I want to begin by saying that what happened in Orlando is a tragedy. Any shooting is simultaneously devastating and angering, but one targeted at a specific community seems to add an extra layer of disgust. I also spent 24 years of my life in Florida, a majority of my family and friends are there. Thankfully, no one I know personally was hurt, but I have friends who lost people they cared about.

It was with a heavy heart that I put this work together. The tweets here are more than just data points. It's the unfolding of a tragedy, wherein an enormous amount of lives were affected. This analysis is an attempt to understand how news of the shooting spread on Twitter.

By understanding how national headlines like this spread across the internet, we gain a better understanding of how to disseminate news in an emergency. The fact that Pulse tweeted during the attack for everyone to run from the club, is telling.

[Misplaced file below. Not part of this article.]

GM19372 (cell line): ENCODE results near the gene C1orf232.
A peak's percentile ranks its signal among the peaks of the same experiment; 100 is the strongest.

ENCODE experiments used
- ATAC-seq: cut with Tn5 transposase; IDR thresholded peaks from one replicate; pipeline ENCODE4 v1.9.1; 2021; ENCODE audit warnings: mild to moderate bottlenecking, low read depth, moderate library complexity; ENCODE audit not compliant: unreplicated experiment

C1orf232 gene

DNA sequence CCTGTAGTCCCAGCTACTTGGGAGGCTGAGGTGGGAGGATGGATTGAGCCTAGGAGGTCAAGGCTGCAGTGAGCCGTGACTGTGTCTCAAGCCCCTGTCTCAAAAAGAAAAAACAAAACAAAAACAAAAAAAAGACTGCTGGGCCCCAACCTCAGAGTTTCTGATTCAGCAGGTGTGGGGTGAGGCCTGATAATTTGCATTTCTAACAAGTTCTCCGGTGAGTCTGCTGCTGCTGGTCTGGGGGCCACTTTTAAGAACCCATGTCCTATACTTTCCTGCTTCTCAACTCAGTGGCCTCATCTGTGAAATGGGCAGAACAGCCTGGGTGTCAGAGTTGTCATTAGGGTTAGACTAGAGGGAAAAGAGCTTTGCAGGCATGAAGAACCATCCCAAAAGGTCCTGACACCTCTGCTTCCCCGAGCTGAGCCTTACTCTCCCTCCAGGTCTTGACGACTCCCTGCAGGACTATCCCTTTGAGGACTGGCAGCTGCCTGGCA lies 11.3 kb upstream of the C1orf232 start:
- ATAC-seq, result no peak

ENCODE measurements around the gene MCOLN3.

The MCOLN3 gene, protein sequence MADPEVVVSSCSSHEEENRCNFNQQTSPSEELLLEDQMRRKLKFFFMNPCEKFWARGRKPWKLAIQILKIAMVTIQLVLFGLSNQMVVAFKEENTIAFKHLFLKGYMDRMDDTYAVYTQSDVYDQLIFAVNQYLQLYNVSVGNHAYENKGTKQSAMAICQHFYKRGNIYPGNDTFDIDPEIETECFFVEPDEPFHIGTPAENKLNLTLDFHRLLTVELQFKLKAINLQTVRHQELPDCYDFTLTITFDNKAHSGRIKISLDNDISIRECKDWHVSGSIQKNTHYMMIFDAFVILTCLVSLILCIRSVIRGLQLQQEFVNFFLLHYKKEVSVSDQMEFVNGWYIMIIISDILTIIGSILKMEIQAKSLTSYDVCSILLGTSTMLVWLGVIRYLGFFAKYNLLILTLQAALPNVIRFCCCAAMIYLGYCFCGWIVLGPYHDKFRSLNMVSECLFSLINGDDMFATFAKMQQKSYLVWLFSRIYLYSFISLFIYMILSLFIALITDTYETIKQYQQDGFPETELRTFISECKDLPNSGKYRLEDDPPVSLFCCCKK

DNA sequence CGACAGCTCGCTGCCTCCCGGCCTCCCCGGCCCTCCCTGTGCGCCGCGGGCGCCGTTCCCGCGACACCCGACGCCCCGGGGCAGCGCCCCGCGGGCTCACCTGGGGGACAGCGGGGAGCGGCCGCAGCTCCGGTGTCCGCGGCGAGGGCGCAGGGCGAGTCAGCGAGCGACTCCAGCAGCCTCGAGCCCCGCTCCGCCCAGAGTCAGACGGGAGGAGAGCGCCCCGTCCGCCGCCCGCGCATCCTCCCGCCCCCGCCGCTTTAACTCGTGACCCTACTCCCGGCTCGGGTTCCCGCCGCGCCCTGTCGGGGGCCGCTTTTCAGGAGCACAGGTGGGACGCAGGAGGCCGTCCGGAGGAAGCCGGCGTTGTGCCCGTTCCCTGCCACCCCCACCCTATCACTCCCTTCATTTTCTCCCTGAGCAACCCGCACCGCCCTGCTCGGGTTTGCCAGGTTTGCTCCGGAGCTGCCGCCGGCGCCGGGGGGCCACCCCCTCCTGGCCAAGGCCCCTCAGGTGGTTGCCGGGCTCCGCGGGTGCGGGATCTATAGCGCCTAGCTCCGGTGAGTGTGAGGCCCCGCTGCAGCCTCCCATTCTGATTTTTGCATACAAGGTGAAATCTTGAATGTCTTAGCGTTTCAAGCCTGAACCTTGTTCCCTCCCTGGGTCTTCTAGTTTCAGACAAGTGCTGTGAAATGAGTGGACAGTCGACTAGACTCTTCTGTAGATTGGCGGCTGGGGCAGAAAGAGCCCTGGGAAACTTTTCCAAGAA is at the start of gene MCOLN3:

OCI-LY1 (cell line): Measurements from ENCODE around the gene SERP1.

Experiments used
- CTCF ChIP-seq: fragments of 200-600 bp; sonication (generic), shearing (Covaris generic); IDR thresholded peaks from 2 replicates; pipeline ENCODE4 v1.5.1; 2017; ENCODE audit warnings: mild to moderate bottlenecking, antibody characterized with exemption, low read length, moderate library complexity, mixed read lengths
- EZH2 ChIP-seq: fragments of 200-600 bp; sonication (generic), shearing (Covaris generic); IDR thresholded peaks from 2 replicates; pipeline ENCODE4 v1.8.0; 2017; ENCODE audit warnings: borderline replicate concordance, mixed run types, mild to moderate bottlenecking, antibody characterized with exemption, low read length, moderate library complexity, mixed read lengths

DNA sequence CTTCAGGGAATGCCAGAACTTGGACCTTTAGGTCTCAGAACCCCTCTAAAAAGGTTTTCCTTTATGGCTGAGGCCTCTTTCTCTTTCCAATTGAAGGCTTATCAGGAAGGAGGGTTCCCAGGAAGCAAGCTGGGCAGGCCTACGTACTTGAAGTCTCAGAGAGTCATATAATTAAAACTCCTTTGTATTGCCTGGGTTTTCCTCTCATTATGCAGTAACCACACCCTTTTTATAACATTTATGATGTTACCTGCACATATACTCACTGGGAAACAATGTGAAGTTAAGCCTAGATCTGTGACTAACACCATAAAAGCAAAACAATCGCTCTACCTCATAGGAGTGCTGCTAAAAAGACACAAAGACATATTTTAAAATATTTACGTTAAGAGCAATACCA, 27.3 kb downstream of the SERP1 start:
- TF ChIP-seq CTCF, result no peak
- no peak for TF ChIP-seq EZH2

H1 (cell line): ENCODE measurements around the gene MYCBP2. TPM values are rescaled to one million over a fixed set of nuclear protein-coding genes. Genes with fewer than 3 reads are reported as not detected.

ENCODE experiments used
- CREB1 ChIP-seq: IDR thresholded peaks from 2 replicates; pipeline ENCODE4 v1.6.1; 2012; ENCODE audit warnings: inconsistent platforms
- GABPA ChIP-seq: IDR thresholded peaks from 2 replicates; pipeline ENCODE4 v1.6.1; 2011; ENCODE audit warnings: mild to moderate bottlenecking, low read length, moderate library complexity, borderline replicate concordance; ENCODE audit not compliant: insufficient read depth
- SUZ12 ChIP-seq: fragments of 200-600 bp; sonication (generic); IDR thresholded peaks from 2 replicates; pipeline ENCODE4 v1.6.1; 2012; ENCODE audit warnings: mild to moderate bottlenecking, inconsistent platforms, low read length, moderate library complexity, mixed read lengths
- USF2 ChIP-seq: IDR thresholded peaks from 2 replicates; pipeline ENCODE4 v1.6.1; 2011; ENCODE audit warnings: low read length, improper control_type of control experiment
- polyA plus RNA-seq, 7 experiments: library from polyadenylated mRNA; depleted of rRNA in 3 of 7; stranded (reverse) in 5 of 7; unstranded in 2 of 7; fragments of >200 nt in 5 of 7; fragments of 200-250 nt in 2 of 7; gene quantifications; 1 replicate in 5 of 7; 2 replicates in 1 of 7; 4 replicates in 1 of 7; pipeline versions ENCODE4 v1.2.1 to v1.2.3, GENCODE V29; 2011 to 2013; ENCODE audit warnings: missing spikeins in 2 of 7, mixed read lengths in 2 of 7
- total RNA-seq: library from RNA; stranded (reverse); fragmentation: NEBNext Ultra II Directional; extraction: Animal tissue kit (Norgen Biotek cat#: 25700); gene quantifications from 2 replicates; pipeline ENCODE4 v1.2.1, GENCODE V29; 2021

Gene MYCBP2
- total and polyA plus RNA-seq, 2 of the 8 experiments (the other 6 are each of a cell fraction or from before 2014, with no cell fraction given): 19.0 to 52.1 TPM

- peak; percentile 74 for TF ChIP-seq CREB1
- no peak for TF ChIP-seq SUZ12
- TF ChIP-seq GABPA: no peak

The analysis explores the use of the #orlando hashtag in the moments before and hours after the attack.

code
library(twitteR)
library(lubridate)      
library(ggplot2)
library(scales)
setup_twitter_oauth(readline("consumer.key"),
                    readline("consumer.secret"),
                    readline("access.token"),
                    readline("access.secret"))
# tweets prior 6/12 2:09, when attack began
o.prior <- searchTwitter("#orlando", n=1000, maxID = "741875325752233985")

 

Prior to the attack

code
created.prior <- as.POSIXct(sapply(o.prior, function(x) x$created), origin = "1970-01-01")
df.prior <- data.frame(created.prior)
ggplot(data = df.prior, aes(created.prior, ..count..)) + 
  geom_histogram(binwidth = 60 * 60, fill = "dodgerblue", color = "black") +
  theme_light() +
  theme(
    axis.text.x=element_text(angle=45, hjust=1, vjust=1)
  ) +
  scale_y_continuous(limits = c(0, 155), expand= c(0, 0)) + 
  labs(x = "time", y = "tweets per hour", 
       title = "#orlando tweets per hour over time, morning of 6/12")

 

code
ggplot(data = df.prior, aes(created.prior, ..count..)) + 
  geom_histogram(binwidth = 60, fill = "dodgerblue") +
  theme_light() +
  theme(
    axis.text.x=element_text(angle=45, hjust=1, vjust=1)
  ) + 
  scale_y_continuous(limits = c(0, 15), expand= c(0, 0)) + 
  labs(x = "time", y = "tweets per minute", 
       title = "#orlando tweets per minute over time, morning of 6/12")